Aiken Standard (Newspaper) - January 11, 1989, Aiken, South Carolina
Williston-Elko Sweeps RS-M
A Quick Read
Nancy Thurmond Lobbying For Post
From Staff And Wire Reports
COLUMBIA — Nancy Thurmond, wife of Sen. Strom Thurmond, R-S.C., is lobbying “like crazy” to be the nation’s new undersecretary for travel and tourism, a newspaper today quoted unidentified sources as saying.
But Mrs. Thurmond denied to The State newspaper that she is “vigorously” pursuing the sub-Cabinet-lev-el job in the Commerce Department. She did say, however, “I’m definitely interested.”
She said she has discussed the position with Commerce Secretary-designate Robert Mosbacher Sr. and Lee Atwater, who served as president-elect George Bush’s campaign manager.
“I don’t know if I have a chance,” she said in an interview.
Mrs. Thurmond, who grew up in Aiken and now lives in Foxchase with her husband and children, is a daughter of Mr. and Mrs. Paul R. Moore of Aiken. She is a former Miss South Carolina.
SRP Geologists Find Old Fault
Savannah River Plant geologists have discovered a previously unmapped underground fault that runs the entire width of the nuclear weapons plant, officials said.
Faults, which are cracks in the earth’s crust, can cause earthquakes if they shift. They are a general safety concern for SRP’s nuclear reactors, which have received extensive “seismic resistance” improvements in recent months.
But the newly mapped fault, 35 to 40 million years old, has not been active, said Department of Energy spokesman William Whiting.
Tonight will be cloudy, cool and rainy with a low near 40. Rain will continue Thursday, with a high near 50 and a low in the upper 30s.
Please see details on Page UA.
Minnie Mae Carpenter, Graniteville Leo H. Herlong, Johnston Mildred G. Hewitt, Graniteville Marcella Maddox, North Augusta John H. Neal, Aiken Julian B. Parkman, Augusta Carrie M. Penuel, Thomson, Ga. Anna S. Price, Bath Fannie B. Scarborough, Augusta Please see details on Page 11 A.
Bridge ....................................... 9B
County Public Library
Wednesday, January ll, 1989
Reagan To Bid Nation Farewell
Aiken, South Carolina
Vol. 122 No. IO
Lawmakers Get To Work
Press Seating Debated In Senate
AP Laserphoto File
FAREWELL SPEECH: President Ronald Reagan will make his farewell address to the nation tonight at 9 p.m. The speech will be carried live nationally by the major television networks. For details, please see Page 15A.
By JAMES PATRICK And GEORGE BURGESS Staff Writers
The 108th General Assembly got underway Tuesday with little fanfare in the House of Representatives and almost immediate controversy in the Senate.
The controversy revolves around banishing the press to the gallery above the Senate floor.
Debate started on the matter shortly after members of the Senate carried out their annual ritual of claiming prize seats, which are selected according to seniority.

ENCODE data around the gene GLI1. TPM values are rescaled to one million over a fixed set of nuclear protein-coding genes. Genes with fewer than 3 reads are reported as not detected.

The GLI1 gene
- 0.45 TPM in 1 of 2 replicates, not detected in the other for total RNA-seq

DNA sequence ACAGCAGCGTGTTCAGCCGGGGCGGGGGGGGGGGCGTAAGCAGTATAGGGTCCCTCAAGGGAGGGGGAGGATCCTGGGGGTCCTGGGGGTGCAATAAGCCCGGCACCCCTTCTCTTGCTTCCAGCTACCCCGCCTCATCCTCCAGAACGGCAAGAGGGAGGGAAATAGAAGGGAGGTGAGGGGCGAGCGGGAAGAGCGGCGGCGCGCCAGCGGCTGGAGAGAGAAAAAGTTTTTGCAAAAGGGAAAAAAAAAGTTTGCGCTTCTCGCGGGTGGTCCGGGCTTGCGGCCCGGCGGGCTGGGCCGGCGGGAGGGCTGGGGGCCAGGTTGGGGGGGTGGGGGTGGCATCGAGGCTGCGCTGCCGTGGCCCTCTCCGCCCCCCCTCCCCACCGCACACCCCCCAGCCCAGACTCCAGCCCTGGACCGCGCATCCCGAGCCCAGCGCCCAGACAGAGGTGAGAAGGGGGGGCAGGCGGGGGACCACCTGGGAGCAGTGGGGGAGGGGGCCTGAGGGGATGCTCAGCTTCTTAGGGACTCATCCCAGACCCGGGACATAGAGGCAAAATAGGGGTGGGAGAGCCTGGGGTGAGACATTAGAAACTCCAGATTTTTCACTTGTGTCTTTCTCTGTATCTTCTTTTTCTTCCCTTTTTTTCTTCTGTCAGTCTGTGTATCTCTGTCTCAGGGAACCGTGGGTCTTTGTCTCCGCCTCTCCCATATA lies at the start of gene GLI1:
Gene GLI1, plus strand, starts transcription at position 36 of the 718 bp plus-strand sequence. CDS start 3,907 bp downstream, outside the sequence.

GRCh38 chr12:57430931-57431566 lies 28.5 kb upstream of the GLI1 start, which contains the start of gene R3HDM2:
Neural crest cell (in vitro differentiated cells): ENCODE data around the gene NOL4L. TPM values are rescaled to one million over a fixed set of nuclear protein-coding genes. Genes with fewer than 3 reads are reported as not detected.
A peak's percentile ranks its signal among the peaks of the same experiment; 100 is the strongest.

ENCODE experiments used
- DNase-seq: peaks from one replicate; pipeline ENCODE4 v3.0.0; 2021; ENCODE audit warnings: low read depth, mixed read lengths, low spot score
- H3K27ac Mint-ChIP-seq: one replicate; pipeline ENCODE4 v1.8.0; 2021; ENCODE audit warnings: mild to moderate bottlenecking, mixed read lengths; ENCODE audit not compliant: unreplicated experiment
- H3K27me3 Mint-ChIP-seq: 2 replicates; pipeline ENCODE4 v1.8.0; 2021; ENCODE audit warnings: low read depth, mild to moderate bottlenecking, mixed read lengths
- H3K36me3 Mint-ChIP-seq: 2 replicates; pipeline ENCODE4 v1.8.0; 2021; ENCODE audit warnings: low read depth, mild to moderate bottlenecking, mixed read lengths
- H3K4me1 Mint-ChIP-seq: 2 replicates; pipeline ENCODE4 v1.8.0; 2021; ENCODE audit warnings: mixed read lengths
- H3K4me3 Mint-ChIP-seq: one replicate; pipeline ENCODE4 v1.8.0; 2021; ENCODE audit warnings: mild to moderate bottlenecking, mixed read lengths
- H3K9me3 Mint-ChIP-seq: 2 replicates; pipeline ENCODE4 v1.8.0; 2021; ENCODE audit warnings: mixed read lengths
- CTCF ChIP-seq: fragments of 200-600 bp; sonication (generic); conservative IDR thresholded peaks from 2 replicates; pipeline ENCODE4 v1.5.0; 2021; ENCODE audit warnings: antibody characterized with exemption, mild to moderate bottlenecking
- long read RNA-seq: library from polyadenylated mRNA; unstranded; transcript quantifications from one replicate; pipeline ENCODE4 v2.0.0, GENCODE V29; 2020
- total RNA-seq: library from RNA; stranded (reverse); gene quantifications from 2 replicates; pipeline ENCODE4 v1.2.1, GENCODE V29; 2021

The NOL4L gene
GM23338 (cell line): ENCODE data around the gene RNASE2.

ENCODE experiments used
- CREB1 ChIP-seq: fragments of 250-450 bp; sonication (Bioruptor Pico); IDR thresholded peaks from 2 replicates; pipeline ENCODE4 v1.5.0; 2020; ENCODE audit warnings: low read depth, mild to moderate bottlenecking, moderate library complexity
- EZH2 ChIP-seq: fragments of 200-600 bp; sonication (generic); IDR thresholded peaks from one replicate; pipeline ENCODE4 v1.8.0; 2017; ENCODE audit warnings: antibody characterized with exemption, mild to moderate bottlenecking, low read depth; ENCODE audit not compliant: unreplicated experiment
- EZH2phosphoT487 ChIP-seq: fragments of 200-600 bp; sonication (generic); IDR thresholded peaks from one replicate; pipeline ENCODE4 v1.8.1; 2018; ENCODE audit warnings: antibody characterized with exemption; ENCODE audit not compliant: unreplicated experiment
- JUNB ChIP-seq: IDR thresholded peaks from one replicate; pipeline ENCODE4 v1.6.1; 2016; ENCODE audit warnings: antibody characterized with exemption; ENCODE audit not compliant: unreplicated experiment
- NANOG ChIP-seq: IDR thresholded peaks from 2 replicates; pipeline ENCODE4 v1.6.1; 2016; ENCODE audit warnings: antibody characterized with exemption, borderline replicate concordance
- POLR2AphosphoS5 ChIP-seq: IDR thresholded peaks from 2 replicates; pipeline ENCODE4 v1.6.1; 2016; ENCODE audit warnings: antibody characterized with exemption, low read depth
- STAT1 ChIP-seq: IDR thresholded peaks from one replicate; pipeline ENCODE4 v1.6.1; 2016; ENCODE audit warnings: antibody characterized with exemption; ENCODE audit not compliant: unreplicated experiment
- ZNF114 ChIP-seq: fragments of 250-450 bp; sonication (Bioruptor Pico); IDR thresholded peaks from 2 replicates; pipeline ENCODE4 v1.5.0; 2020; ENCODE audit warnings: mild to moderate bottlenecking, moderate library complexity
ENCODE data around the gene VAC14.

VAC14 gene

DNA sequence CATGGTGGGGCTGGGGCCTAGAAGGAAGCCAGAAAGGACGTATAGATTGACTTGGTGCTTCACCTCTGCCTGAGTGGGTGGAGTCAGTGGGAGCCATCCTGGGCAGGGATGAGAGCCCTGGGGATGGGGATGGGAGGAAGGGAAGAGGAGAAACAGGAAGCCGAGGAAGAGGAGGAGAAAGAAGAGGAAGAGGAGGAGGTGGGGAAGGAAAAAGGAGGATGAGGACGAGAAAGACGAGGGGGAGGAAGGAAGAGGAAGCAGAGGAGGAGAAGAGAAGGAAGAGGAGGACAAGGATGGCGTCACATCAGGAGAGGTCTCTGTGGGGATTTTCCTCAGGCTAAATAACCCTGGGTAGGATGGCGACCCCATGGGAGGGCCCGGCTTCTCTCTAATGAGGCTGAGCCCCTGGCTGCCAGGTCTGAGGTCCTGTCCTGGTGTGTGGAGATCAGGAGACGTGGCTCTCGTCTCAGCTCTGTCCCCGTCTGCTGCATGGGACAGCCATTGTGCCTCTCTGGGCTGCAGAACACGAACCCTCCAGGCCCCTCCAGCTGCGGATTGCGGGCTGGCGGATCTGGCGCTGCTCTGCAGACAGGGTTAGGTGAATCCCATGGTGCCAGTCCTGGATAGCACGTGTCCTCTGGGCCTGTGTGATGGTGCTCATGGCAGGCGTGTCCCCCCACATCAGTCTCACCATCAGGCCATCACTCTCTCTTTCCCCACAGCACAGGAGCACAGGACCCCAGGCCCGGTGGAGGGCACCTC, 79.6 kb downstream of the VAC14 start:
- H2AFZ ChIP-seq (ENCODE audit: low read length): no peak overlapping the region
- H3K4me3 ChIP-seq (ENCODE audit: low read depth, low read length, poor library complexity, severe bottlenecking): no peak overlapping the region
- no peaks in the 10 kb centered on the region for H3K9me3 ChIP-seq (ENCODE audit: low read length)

Sen. Ryan C. Shealy, R-Lexing-ton, was one of the first to attempt to lighten the formal mood.
Proceeding to the speaker’s podium, Sen. Shealy looked up at the balcony, then said, “I want to see which one of these seats can be seen from the balcony.”
The claiming of seats got so confusing that all the Senators were asked to vacate their seats and move to the one they wanted when their name was called.
Shealy’s levity was aimed at the possibility of print reporters and photographers’ being banished to the balcony.
The issue, which has gotten widespread publicity proved to be a major deliberation at the start of the session.
He had said earlier in lobby he thought the press ought to get some fishing poles and cups and lower the lines down to the Senate floor to give and receive messages.
Sen. Shealy later said of a proposed rule that the press could be present behind the railing on the senate floor, but could not speak to each other or a senator, “I have no problem with the press being in...” “In my opinion, it is not the press that causes the problem. I think each individual senator has the sense to limit conversations (with the media).”
A compromise was proposed which would make the press stay behind the railing of the Senate chamber and have no contact with Senators on the floor. This brought on a great deal of discussion about what constituted a “salutation” and what constituted a conversation. The immediate decision was to delay debate on the matter until today.
Sen. Thomas L. Moore, D-Aiken (See LAWMAKERS GET, Page 15A)
Lawmakers To Oppose Pay Raise
By DENISE STUBBS Staff Writer
South Carolina congressmen say they are opposed to the 50 percent congressional pay hike endorsed and one said he has introduced legislation to halt the increase.
The pay increase, linked to ban on honoraria for members of Congress, has been endorsed by President Reagan.
The increases would raise congressional salaries to $89,500 a year to $135,000. The pay hike will also apply to some other federal officials and judges.
All of South Carolina’s legislators
gressmen said they support a ban or restrictions on outside honoraria because the privilege has been abused.